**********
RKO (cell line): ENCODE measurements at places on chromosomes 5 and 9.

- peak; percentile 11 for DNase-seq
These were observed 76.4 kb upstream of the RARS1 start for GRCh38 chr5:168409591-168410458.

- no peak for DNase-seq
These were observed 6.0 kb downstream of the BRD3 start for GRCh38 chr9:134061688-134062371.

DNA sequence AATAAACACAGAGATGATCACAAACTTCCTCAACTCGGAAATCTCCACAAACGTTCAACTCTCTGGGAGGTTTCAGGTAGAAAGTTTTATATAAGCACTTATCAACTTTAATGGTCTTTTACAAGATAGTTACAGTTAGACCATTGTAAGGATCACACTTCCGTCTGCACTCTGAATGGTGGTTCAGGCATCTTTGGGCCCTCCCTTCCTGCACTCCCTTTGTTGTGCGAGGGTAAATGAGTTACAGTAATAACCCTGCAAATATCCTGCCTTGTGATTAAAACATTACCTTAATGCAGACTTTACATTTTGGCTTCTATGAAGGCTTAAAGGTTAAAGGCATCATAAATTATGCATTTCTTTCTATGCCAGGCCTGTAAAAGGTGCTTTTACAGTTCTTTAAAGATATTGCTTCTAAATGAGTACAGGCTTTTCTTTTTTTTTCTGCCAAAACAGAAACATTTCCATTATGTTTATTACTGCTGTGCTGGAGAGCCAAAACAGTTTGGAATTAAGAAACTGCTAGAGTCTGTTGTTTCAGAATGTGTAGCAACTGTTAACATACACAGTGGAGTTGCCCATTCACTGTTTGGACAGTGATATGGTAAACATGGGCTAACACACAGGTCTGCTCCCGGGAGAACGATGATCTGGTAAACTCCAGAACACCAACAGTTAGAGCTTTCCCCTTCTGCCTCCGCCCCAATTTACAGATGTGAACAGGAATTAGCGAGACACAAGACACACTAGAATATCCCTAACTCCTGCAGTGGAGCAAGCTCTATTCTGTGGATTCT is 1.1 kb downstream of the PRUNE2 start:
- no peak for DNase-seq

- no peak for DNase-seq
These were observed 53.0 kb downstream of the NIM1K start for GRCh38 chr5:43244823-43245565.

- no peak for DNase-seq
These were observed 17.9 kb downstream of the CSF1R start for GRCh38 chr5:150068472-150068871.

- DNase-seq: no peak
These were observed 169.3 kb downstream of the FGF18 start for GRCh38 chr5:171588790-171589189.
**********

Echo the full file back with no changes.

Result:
RKO (cell line): ENCODE measurements at places on chromosomes 5 and 9.

- peak; percentile 11 for DNase-seq
These were observed 76.4 kb upstream of the RARS1 start for GRCh38 chr5:168409591-168410458.

- no peak for DNase-seq
These were observed 6.0 kb downstream of the BRD3 start for GRCh38 chr9:134061688-134062371.

DNA sequence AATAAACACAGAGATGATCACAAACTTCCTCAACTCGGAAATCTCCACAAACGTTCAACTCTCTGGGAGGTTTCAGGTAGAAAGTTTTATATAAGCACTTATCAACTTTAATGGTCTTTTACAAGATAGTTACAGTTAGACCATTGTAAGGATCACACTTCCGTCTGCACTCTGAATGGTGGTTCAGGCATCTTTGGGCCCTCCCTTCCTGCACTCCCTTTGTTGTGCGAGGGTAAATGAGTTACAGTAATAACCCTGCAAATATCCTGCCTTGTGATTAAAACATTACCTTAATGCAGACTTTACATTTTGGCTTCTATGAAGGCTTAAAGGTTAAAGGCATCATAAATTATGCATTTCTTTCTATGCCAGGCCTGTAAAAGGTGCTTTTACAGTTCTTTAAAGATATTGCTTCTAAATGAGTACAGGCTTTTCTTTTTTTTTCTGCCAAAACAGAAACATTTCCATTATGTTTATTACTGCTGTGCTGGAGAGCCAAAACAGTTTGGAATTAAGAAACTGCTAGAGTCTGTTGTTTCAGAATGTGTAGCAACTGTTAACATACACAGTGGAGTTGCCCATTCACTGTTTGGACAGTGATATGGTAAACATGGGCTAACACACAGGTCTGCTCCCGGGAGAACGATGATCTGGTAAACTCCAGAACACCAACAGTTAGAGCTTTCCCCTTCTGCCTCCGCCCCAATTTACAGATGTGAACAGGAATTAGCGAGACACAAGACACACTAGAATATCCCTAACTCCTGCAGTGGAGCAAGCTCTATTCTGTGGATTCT is 1.1 kb downstream of the PRUNE2 start:
- no peak for DNase-seq

- no peak for DNase-seq
These were observed 53.0 kb downstream of the NIM1K start for GRCh38 chr5:43244823-43245565.

- no peak for DNase-seq
These were observed 17.9 kb downstream of the CSF1R start for GRCh38 chr5:150068472-150068871.

- DNase-seq: no peak
These were observed 169.3 kb downstream of the FGF18 start for GRCh38 chr5:171588790-171589189.